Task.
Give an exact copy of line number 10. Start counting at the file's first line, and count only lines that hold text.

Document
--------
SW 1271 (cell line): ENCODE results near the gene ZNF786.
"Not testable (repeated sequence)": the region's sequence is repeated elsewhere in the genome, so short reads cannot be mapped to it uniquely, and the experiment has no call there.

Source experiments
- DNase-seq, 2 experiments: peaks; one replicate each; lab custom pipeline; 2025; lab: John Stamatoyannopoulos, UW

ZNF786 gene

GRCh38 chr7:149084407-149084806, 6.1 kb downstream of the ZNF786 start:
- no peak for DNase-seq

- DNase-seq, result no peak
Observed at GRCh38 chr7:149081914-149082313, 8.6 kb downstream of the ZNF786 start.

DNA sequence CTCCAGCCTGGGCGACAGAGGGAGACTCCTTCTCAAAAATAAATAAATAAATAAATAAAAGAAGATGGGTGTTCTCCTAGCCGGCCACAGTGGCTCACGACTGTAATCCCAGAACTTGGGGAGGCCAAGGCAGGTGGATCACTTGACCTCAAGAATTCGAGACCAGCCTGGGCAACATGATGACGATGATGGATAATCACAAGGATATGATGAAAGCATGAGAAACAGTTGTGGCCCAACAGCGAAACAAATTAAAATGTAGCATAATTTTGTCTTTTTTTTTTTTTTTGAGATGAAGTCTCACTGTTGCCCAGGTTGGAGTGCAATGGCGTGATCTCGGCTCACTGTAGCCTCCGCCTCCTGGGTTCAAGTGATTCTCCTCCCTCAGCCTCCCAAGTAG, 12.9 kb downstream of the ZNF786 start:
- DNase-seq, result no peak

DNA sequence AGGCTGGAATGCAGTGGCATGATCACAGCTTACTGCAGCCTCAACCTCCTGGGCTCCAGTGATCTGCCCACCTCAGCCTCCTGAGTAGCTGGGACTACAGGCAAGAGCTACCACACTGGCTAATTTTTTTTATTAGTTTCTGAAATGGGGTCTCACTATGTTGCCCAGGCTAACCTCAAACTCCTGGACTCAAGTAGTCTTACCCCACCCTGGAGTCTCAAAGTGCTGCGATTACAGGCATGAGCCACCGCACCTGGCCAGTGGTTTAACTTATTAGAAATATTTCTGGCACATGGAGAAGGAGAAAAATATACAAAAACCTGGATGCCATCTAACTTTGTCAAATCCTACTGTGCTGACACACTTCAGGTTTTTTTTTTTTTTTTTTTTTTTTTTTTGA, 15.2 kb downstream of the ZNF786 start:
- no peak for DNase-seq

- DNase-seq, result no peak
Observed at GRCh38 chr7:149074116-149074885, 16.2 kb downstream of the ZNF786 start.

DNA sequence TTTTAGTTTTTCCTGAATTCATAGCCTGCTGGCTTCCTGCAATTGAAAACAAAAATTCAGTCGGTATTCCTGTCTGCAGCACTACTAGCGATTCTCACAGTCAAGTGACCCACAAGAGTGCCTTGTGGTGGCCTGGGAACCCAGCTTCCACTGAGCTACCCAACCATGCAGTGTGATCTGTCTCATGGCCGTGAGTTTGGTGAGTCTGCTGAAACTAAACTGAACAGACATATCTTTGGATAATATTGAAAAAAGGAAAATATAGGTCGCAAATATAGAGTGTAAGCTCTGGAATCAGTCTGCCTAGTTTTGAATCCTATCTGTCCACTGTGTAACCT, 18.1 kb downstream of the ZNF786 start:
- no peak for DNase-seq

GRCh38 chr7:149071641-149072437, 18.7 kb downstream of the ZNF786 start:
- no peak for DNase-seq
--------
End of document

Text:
DNA sequence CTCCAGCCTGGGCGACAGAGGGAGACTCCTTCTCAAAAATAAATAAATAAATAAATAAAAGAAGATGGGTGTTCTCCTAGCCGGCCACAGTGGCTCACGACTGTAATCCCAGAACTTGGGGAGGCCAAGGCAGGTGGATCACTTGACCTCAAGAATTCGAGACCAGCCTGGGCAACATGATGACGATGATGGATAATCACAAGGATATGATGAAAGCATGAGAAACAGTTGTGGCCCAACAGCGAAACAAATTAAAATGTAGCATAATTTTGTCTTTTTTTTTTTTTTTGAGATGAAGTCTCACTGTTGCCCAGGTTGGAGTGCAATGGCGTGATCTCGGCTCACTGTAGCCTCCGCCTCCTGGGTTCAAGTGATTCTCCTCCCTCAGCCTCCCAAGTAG, 12.9 kb downstream of the ZNF786 start: